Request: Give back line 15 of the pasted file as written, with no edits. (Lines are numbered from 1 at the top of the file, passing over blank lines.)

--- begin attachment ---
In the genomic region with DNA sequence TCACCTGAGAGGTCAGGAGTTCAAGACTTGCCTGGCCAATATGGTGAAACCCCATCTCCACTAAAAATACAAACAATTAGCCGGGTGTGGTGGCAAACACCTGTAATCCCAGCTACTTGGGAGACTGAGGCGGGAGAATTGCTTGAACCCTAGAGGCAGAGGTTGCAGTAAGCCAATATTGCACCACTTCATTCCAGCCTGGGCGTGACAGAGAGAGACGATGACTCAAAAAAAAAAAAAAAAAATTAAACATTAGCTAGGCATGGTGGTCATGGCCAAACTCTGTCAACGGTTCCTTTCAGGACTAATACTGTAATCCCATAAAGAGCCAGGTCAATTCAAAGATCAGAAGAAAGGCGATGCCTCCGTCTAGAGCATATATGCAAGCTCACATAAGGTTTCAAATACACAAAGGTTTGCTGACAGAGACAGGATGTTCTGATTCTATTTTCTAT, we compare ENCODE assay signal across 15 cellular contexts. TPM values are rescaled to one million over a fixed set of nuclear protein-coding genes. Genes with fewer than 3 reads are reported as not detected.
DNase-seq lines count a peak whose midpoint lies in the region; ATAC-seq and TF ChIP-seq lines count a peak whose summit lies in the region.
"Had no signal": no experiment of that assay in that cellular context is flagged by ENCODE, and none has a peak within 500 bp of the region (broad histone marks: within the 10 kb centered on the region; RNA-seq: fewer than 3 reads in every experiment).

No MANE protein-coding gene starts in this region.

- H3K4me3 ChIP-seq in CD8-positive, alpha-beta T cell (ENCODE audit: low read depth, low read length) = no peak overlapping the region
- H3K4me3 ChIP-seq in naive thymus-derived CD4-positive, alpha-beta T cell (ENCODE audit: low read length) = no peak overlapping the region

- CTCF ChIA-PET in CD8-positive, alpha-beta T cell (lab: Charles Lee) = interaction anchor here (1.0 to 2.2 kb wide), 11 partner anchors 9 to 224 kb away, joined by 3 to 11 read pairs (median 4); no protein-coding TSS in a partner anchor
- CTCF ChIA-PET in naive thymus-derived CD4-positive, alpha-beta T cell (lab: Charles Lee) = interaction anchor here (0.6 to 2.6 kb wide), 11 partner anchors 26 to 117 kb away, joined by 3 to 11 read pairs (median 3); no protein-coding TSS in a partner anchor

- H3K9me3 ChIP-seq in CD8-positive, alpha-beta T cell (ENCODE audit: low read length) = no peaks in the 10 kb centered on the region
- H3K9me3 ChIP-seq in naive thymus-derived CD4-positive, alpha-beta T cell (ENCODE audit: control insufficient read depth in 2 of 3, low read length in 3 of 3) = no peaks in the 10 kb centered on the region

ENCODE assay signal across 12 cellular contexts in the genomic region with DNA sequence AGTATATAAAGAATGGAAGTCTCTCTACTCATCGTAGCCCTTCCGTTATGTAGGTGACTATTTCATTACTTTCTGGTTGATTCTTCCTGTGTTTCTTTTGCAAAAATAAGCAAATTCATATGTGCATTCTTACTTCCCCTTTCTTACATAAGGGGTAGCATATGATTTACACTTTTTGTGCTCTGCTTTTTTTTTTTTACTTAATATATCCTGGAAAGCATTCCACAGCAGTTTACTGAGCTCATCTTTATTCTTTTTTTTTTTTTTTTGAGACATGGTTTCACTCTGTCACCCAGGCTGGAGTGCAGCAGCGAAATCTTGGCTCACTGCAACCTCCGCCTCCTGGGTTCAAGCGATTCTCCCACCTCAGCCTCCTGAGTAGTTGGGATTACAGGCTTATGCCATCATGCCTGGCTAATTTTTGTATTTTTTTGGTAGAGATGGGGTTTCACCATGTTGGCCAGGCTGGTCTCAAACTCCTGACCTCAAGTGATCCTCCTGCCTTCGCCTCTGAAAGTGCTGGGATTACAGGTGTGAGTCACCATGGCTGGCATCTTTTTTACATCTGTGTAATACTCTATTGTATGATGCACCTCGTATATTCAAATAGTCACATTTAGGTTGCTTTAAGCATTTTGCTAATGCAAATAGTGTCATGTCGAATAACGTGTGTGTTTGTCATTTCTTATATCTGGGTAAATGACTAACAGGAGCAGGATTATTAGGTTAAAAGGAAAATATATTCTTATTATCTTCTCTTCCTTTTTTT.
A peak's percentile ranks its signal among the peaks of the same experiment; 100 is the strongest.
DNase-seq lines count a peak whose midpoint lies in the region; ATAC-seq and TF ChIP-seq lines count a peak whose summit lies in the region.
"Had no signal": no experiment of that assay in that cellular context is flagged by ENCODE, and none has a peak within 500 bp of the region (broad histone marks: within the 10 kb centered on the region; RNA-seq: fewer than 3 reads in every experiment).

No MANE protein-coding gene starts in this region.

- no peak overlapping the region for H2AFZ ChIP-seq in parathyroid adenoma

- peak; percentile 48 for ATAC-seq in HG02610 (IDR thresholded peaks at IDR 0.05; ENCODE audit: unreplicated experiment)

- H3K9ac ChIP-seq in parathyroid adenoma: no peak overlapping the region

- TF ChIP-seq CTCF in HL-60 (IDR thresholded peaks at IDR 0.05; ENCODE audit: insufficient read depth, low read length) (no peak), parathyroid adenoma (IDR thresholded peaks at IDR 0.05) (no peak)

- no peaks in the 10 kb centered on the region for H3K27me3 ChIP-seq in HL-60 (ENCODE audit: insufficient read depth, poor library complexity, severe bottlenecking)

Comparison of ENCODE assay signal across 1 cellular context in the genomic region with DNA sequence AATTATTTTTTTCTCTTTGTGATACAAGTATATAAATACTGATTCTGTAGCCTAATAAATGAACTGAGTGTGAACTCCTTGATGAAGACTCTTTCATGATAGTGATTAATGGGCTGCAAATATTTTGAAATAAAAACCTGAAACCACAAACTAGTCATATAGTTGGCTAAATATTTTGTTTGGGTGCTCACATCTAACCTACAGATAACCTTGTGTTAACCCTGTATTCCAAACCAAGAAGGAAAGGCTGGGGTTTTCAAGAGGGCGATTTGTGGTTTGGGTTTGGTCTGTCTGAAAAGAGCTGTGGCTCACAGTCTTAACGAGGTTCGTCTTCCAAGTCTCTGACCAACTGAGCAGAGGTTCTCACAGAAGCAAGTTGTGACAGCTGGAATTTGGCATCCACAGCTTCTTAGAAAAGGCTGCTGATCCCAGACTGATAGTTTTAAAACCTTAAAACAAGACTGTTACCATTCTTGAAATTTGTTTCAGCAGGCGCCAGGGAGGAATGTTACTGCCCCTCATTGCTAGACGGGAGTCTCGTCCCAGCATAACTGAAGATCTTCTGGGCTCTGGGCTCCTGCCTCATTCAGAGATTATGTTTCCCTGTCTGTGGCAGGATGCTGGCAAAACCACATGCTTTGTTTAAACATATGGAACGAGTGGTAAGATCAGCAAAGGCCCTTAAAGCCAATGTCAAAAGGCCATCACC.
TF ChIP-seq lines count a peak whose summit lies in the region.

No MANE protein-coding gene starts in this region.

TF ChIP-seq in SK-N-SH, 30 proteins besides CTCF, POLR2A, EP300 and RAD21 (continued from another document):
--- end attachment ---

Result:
No MANE protein-coding gene starts in this region.